Virological diagnosis of central nervous system infections by use of PCR coupled with mass spectrometry analysis of cerebrospinal fluid samples.J Clin Microbiol. 2014 Jan; 52(1):212-7.JC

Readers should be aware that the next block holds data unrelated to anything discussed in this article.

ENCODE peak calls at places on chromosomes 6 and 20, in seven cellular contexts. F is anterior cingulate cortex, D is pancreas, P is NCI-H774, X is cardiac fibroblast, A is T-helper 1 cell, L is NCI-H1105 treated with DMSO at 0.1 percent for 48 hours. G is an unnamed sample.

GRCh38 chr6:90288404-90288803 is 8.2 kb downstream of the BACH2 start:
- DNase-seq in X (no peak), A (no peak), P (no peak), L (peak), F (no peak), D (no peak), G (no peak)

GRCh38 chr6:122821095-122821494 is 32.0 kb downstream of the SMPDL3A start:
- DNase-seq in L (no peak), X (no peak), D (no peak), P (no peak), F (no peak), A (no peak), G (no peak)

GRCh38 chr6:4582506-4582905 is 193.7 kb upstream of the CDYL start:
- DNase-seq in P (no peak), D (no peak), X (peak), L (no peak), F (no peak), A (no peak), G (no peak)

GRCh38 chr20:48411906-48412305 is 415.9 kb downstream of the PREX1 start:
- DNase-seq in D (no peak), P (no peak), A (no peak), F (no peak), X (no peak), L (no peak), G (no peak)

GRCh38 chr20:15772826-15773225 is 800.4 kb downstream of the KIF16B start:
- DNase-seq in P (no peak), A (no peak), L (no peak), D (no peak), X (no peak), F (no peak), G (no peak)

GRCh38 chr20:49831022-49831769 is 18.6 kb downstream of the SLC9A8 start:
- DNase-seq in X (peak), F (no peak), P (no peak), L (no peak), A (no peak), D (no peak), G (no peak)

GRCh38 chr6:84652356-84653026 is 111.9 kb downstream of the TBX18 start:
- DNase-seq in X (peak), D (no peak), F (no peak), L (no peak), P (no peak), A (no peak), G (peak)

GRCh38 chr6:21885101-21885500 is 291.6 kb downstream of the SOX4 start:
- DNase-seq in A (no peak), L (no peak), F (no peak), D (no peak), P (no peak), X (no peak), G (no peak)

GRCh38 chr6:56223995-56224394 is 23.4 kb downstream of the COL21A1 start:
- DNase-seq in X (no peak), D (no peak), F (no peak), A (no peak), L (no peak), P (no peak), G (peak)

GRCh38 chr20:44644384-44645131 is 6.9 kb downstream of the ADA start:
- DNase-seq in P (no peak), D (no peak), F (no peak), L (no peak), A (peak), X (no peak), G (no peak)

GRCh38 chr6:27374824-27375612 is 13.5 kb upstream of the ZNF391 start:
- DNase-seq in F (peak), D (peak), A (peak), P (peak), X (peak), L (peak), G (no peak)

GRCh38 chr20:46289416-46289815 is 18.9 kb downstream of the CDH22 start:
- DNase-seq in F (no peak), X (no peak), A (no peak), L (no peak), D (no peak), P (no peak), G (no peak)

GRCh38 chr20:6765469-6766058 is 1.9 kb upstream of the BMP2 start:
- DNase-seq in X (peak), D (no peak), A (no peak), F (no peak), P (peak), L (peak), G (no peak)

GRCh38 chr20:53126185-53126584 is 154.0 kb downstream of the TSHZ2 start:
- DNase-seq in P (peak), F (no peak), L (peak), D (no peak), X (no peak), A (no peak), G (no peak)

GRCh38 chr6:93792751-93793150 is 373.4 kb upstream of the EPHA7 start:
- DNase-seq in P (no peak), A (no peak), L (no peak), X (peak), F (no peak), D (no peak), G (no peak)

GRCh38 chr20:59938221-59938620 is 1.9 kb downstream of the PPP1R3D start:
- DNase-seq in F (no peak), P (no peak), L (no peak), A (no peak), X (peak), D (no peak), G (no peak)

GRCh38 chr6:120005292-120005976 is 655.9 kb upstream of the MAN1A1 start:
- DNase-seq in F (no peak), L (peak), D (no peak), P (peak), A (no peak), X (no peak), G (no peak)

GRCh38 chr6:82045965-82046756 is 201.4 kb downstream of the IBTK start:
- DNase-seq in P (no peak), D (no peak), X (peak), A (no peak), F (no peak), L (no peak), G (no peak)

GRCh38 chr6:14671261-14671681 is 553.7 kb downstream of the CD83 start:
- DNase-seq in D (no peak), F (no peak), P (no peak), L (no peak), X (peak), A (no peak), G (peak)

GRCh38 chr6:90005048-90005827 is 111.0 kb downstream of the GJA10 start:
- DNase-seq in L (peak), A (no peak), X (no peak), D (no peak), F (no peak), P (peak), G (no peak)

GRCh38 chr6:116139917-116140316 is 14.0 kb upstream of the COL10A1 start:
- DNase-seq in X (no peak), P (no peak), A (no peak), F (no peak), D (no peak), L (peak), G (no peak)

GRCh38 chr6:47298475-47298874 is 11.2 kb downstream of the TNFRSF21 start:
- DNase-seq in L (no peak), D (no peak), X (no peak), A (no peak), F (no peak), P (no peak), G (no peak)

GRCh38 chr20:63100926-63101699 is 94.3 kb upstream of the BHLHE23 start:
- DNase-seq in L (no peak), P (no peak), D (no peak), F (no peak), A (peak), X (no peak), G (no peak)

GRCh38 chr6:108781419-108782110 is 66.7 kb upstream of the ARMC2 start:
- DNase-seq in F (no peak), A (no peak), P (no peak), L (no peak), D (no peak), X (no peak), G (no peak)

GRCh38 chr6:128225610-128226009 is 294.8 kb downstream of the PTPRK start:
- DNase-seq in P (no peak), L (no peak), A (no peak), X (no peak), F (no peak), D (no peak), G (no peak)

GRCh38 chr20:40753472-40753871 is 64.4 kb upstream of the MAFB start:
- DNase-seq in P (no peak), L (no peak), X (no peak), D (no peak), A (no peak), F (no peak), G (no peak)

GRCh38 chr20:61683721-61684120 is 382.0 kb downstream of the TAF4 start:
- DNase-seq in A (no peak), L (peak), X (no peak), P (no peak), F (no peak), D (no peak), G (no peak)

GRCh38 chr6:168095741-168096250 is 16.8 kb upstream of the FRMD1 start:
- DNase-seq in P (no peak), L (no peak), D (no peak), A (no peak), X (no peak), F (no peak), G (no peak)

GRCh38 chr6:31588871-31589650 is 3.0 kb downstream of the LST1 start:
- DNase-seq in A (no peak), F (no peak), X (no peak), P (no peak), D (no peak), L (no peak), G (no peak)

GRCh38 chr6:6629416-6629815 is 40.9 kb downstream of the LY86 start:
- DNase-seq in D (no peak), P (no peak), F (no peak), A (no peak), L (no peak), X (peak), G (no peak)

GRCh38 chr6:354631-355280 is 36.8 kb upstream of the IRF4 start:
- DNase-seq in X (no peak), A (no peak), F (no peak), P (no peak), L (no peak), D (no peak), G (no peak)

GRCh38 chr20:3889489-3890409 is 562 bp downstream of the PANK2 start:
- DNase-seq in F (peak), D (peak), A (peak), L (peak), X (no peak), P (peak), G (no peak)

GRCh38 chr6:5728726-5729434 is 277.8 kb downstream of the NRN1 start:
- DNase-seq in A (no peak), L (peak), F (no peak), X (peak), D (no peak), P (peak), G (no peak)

Viruses are the leading cause of central nervous system (CNS) infections, ahead of bacteria, parasites, and fungal agents. A rapid and comprehensive virologic diagnostic testing method is needed to improve the therapeutic management of hospitalized pediatric or adult patients. In this study, we assessed the clinical performance of PCR amplification coupled with electrospray ionization-time of flight mass spectrometry analysis (PCR-MS) for the diagnosis of viral CNS infections. Three hundred twenty-seven cerebrospinal fluid (CSF) samples prospectively tested by routine PCR assays between 2004 and 2012 in two university hospital centers (Toulouse and Reims, France) were retrospectively analyzed by PCR-MS analysis using primers targeted to adenovirus, human herpesviruses 1 to 8 (HHV-1 to -8), polyomaviruses BK and JC, parvovirus B19, and enteroviruses (EV). PCR-MS detected single or multiple virus infections in 190 (83%) of the 229 samples that tested positive by routine PCR analysis and in 10 (10.2%) of the 98 samples that tested negative. The PCR-MS results correlated well with herpes simplex virus 1 (HSV-1), varicella-zoster virus (VZV), and EV detection by routine PCR assays (kappa values [95% confidence intervals], 0.80 [0.69 to 0.92], 0.85 [0.71 to 0.98], and 0.84 [0.78 to 0.90], respectively), whereas a weak correlation was observed with Epstein-Barr virus (EBV) (0.34 [0.10 to 0.58]). Twenty-six coinfections and 16 instances of uncommon neurotropic viruses (HHV-7 [n = 13], parvovirus B19 [n = 2], and adenovirus [n = 1]) were identified by the PCR-MS analysis, whereas only 4 coinfections had been prospectively evidenced using routine PCR assays (P < 0.01). In conclusion, our results demonstrated that PCR-MS analysis is a valuable tool to identify common neurotropic viruses in CSF (with, however, limitations that were identified regarding EBV and EV detection) and may be of major interest in better understanding the clinical impact of multiple or neglected viral neurological infections.